It’s true, I’m not a doctor. And yes, I acted. A bit. I recited in pubs, I taught in schools. When the great war came, all our soldiers were returning to Australia from the front, a lot of them shellshocked. Unable to speak. Somebody said “Lionel, you are very good at all this speech stuff. Do you think you could possibly help these poor buggers?”
I did muscle therapy, exercises, relaxation, but I knew I had to go deeper. Those poor, young blokes had cried out in fear and nobody was listening to them. My job was to give them faith in their own voice and let them know that a friend was listening. That must ring a few bells with you, Bertie?
The emotional weight and wisdom of these words shows us clearly that Lionel doesn’t suffer from the Fisher King wound.
A King’s destiny
Only when Bertie discharges, with Lionel’s help, much of the tensions of past traumas does he start accessing the King Archetype which waited powerful and dormant in his deep Self (his brother did not display the same King potential). And after he delivers the speech that signals the start of Englands trials in World War II, we see how his body and entire demeanor shift; he now walks with confidence, his inner masochist overcome.
Having claimed his voice, through an inner battle that now serves as metaphor for the outer battle which is about to start , and having had his victory observed by the entire British empire, his self-confidence surfaces for the first time and he is ready, against all odds, to take on the duty which has been trust upon him – leading a country at war.
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Translated by Professor D. L. Ashliman. I hope you will enjoy this fairy tale./em>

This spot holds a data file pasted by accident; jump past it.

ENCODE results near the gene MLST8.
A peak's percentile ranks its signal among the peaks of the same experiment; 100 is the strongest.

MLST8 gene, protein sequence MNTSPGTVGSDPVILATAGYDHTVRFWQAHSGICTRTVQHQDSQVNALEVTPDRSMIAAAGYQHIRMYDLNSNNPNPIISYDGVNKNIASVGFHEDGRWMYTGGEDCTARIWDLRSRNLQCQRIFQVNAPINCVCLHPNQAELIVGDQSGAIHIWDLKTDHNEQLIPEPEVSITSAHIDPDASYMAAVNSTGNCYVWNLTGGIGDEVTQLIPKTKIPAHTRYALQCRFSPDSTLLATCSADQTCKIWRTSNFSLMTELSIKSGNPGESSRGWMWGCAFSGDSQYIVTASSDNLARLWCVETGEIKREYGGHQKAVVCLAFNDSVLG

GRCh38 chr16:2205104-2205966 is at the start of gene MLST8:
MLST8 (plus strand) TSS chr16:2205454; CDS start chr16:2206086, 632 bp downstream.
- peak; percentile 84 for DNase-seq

A father had two sons. The oldest one was clever and intelligent, and knew how to manage everything, but the youngest one was stupid and could neither understand nor learn anything. When people saw him, they said, “He will be a burden on his father!”
Now when something had to be done, it was always the oldest son who had to do it. However, if the father asked him fetch anything when it was late, or even worse, at night, and if the way led through the churchyard or some other spooky place, he would always answer, “Oh, no, father, I won’t go there. It makes me shudder!” For he was afraid.
In the evening by the fire when stories were told that made one’s flesh creep, the listeners sometimes said, “Oh, that makes me shudder!” The youngest son would sit in a corner and listen with the others, but he could not imagine what they meant.
“They are always saying, ‘It makes me shudder! It makes me shudder!’ It does not make me shudder. That too must be a skill that I do not understand.”
Now it happened that one day his father said to him, “Listen, you there in the corner. You are getting big and strong. You too will have to learn something by which you can earn your bread. See how your brother puts himself out, but there seems to be no hope for you.”
“Well, father,” he answered, “I do want to learn something. Indeed, if possible I would like to learn how to shudder. I don’t understand that at all yet.”
The oldest son laughed when he heard that, and thought to himself, “Dear God, what a dimwit that brother of mine is. Nothing will come of him as long as he lives. As the twig is bent, so grows the tree.”
The father sighed, and answered him, “You may well learn to shudder, but you will not earn your bread by shuddering.”
Soon afterward the sexton came to the house on a visit, and the father complained to him about his troubles, telling him how his younger son was so stupid in everything, that he knew nothing and was learning nothing. “Just think,” he said, “when I asked him how he was going to earn his bread, he actually asked to learn to shudder.”
“If there is nothing more than that,” replied the sexton, “he can learn that with me. Just send him to me. I will plane off his rough edges.”
The father agreed to do this, for he thought, “It will do the boy well.”
So the sexton took him home with him, and he was to ring the church bell. A few days later the sexton awoke him at midnight and told him to get up, climb the church tower, and ring the bell.